Drug abuse continues to be a major public health problem worldwide, with an estimated 1.6 million Americans confirming current cocaine use. There is evidence of sex differences in vulnerability to cocaine abuse, although males are disproportionately represented in research. This research project is a continuation of funded work aimed at understanding the neurobiology of cocaine abuse in a unique nonhuman primate model: intravenous cocaine self-administration in socially housed female monkeys. We have successfully combined the study of primate social behavior with intravenous drug self-administration and the noninvasive brain imaging procedure positron emission tomography (PET) to examine how environmental and pharmacological variables influence the behavioral and reinforcing effects of cocaine.
Specific Aim 1 will examine the effects of chronic cocaine self-administration on dopamine (DA) D2/D3 receptors and DA transporters (DAT), brain systems that have been well characterized in males, but not females.
Specific Aim 2 will examine whether acute social stress differentially affects cocaine self- administration as a function of social rank and whether dominant and subordinate females respond similarly to chronic drug treatment. Finally, in Specific Aim 3, we will combine environmental enrichment and chronic drug treatment in an effort to decrease the reinforcing strength of cocaine in dominant and subordinate monkeys. We hypothesize individual differences, based on social rank-induced differences in D2/D3 and DAT availability, in response to environmental challenges and drug treatments. The combination of social rank and PET imaging studied over years, in female monkeys, will allow for a better understanding of the interactions between social context and DA receptor function, which will be critical to developing behavioral and pharmacological treatment strategies.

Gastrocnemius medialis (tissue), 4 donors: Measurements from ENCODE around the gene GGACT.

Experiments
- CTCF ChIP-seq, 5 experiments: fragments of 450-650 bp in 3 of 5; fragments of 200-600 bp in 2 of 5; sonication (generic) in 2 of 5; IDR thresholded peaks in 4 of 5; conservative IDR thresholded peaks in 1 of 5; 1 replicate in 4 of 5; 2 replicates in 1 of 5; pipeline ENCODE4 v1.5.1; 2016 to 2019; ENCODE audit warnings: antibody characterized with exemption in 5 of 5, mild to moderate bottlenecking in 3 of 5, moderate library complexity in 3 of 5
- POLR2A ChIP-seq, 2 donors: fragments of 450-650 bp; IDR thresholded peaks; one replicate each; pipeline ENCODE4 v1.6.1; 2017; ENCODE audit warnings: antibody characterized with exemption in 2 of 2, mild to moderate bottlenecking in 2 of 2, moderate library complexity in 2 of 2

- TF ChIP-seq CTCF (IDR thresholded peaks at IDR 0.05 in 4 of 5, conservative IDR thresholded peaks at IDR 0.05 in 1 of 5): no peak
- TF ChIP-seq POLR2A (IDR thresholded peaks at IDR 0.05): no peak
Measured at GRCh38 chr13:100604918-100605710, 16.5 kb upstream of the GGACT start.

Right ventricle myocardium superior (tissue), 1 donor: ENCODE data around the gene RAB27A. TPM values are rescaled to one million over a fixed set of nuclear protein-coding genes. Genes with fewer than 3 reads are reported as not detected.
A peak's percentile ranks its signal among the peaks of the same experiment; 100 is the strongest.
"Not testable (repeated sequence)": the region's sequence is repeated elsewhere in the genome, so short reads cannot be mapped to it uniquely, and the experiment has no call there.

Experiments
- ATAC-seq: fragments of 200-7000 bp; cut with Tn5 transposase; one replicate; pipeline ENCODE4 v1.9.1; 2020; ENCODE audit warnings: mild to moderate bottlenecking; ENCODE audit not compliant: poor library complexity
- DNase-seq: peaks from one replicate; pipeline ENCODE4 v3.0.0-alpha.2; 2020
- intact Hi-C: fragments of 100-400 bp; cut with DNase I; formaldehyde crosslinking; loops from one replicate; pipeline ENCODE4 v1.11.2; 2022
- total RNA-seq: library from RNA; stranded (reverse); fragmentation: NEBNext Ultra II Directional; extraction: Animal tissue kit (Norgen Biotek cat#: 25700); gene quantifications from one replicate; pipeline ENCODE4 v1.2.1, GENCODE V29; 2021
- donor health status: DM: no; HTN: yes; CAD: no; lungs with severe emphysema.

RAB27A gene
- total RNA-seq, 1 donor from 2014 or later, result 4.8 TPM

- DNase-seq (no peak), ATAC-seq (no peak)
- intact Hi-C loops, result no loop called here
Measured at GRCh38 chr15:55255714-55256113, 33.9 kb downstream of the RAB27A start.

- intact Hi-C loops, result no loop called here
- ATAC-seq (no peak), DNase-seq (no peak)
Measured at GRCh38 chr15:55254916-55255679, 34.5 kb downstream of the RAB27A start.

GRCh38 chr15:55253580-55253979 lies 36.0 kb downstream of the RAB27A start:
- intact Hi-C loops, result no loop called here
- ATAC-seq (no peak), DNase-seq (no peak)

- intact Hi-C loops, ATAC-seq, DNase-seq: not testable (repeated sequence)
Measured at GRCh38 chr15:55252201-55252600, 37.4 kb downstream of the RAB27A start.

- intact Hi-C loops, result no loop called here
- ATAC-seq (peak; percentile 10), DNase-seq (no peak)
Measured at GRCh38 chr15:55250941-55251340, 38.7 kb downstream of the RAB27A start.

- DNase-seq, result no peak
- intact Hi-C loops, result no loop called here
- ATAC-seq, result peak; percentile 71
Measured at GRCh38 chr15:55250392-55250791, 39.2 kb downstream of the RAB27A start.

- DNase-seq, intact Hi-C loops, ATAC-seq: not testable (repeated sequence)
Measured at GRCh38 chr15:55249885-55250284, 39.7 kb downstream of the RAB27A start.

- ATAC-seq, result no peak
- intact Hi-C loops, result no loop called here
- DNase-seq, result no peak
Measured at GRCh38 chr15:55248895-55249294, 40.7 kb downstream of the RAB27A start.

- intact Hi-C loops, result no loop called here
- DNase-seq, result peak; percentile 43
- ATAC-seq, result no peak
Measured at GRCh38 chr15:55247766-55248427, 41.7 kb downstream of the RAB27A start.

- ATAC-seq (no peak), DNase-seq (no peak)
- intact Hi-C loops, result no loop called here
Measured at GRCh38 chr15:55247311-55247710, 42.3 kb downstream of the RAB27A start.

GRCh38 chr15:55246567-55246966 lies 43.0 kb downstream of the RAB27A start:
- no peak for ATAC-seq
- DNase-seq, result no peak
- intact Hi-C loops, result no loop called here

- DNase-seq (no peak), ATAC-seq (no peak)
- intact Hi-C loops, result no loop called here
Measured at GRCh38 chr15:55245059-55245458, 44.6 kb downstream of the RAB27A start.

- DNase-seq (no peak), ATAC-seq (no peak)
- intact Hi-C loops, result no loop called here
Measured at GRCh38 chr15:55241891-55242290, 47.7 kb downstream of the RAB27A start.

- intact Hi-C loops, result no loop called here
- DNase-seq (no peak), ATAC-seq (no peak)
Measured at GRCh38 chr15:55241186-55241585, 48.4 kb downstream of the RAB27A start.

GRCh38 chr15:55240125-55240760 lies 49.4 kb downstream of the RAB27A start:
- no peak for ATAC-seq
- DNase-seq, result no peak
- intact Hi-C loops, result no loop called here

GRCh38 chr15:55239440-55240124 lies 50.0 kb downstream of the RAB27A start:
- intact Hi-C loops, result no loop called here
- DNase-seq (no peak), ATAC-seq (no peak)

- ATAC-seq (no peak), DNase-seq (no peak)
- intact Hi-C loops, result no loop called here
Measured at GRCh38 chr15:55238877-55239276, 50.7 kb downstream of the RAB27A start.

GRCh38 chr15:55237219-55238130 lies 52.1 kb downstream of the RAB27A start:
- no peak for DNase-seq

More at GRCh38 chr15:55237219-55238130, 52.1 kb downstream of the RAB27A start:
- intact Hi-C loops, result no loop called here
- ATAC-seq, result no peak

Individual differences in vulnerability to drug abuse is a hallmark of human drug addiction. These studies will further explore factors related to etiology and maintenance of drug abuse in socially housed female monkeys, which should aid in the development of novel treatment strategies.
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